Memecoin Presales Reached “Peak Degeneracy” in Three Days, Raising Over $100 Million

In the previous three days, Solana memecoin projects have generated over $100 million through the contentious “presales” funding strategy.

With memecoin founders earning millions of Solana’s SOL through token presales in within the last 72 hours, the cryptocurrency community has begun to warn about “peak degeneracy.”

According to aggregated data published by cryptocurrency researcher 0xGumshoe, as of the time of writing, traders have transmitted around $100 million worth of SOL in an attempt to purchase fresh Solana memecoins in the previous 72 hours.

Through a contentious presale approach, several tokens—most notably Book of Meme (BOME), Nap (NAP), Nostalgia (NOS), and many more—have been raising money for unreleased currencies.

“This is peak degeneracy done right. A screenshot of excessive purchases on an unidentified memecoin was attached to a post made on March 18 by anonymous cryptocurrency investor Nick to X. “Aping $180k and $90k into memecoins.”

The contentious crowdfunding methodology used by the memecoin Book of Meme to debut propelled the memecoin presale frenzy.

At a starting valuation of about $4 million on March 14, the pseudonymous artist Darkfarms1 launched BOME. In less than 56 hours, BOME surged more than 36,000% to reach a high market capitalization of $1.45 billion.

According to a March 17 post from blockchain analytics platform Lookonchain, one early investor, Sundayfunday.sol, a personal friend of BOME’s developer, turned an initial investment of 420.69 SOL — worth $72,000 at the time — into a remarkable $32 million in less than three days.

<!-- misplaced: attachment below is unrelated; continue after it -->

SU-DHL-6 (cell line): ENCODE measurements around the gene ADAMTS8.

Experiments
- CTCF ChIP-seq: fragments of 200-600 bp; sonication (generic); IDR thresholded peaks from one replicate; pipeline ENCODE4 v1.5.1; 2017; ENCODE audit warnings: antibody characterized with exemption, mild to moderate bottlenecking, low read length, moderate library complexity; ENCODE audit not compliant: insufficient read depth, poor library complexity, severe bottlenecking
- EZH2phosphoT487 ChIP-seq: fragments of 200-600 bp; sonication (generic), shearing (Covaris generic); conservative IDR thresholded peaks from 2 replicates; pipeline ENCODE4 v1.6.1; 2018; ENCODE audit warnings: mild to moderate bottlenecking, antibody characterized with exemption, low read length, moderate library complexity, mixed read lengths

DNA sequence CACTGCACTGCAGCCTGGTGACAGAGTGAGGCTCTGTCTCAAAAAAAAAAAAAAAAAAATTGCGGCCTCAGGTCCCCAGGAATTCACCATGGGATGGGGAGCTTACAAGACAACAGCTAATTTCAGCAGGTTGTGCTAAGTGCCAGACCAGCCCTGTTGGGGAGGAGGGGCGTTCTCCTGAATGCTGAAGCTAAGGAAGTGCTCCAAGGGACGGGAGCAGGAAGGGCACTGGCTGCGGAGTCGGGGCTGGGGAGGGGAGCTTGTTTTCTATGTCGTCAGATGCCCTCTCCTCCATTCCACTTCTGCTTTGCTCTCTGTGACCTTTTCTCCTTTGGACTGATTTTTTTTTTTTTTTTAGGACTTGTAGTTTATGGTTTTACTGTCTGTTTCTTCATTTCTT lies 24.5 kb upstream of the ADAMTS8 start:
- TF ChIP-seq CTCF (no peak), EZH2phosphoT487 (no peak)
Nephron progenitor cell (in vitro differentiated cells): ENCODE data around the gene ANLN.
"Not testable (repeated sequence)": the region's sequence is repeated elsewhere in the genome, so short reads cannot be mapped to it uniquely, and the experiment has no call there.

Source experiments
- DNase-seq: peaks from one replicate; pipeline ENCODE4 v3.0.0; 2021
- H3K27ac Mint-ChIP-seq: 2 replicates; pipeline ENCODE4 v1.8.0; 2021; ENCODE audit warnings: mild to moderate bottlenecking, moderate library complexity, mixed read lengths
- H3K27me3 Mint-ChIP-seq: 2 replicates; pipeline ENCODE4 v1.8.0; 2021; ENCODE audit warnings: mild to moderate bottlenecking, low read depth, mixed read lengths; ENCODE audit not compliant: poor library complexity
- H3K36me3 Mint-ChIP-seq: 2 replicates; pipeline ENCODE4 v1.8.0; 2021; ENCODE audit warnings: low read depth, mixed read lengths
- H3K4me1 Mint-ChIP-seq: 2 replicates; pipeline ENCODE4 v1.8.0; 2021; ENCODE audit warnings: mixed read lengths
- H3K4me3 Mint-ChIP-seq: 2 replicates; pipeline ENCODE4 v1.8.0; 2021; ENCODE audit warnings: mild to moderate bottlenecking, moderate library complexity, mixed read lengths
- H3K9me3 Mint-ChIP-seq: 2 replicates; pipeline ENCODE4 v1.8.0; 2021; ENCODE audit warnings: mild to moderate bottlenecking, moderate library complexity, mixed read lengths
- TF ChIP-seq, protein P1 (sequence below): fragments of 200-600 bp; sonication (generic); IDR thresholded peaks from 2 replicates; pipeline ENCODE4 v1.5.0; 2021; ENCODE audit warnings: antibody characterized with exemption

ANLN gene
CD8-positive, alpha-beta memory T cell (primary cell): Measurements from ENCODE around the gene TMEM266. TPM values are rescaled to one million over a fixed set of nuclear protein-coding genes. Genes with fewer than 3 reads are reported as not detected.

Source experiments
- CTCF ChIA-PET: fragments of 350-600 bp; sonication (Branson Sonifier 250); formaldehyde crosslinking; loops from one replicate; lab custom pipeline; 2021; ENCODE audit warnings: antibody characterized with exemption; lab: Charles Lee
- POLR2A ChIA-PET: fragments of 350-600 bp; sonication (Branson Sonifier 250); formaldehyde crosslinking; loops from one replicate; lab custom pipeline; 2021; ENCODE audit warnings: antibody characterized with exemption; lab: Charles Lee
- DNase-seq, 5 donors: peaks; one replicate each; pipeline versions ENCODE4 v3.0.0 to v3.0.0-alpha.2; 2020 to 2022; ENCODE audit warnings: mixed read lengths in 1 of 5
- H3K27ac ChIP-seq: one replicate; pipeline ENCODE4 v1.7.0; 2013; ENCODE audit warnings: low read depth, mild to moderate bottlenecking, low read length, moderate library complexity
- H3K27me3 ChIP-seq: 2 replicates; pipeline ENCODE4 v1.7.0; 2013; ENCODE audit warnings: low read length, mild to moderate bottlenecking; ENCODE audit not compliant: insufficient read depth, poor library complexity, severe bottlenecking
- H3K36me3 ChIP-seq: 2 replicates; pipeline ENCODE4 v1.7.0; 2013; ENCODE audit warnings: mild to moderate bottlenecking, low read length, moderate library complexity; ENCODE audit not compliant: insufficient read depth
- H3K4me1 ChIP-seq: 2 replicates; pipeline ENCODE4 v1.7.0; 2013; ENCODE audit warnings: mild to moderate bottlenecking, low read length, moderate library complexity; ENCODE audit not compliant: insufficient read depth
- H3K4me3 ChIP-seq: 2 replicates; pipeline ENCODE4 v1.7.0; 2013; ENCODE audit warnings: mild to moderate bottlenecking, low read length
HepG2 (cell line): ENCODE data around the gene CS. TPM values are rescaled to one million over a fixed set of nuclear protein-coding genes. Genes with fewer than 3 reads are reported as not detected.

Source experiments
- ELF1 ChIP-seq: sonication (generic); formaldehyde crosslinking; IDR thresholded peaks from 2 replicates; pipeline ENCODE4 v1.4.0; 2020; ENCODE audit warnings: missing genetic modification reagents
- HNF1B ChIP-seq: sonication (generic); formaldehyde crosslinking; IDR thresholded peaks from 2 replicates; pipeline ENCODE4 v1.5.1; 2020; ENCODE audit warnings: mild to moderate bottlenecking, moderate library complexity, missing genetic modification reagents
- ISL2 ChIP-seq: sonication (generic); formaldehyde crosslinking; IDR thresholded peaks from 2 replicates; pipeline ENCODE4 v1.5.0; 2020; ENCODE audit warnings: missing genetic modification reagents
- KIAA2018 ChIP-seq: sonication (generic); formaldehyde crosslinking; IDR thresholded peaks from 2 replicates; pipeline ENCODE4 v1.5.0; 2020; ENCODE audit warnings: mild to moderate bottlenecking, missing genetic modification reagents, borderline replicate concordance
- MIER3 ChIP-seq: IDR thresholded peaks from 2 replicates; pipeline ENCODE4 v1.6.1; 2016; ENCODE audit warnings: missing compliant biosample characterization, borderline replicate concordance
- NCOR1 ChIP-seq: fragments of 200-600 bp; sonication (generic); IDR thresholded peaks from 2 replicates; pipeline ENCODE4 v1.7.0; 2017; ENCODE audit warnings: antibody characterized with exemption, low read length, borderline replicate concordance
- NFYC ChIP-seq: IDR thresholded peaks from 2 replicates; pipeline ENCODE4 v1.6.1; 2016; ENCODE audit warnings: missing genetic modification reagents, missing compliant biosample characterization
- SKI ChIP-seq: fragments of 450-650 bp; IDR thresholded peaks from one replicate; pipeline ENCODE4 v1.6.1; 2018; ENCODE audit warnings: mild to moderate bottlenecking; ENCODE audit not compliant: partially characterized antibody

When a cryptocurrency is sent to a wallet address for a “pre-sale,” investors receive a weighted distribution of tokens when the token is live.

Because there is no assurance that an investor will receive tokens in return for cryptocurrency sent to a presale wallet address, presales are a very popular way for con artists and fraudsters to defraud unsuspecting investors out of their money.

Anthony Sassano, an Ethereum educator, took a hard stance against the presale approach, calling anyone who contributed money to an unknown wallet address in the hopes of getting a token “dumb as hell.”

“After two years, everyone is back to bidding on ponzi schemes. People are free to spend their money anyway they like, but it is incredibly foolish to send money to a “memecoin presale” that has a 99.9% probability of being rigged.

However, the frenzy surrounding meme coins has spread well beyond the specialized world of crypto X. Entrepreneur David Sacks, who is well-known for co-hosting the All In the podcast, witnessed the drama surrounding his meme coin intensify, resulting in one fortunate user allegedly making about $39,000.

When Sacks first started talking about his memecoin on X, according to anonymous X user DeFiRabbitHole, they thought another All In memecoin would likewise gain value.

Elon Musk’s tweet to fellow All In podcast host Jason Calacanis, “Ok fine, I will buy ur coin,” caused the associated JASON coin to soar, increasing their initial investment from 1 SOL to 200 SOL.

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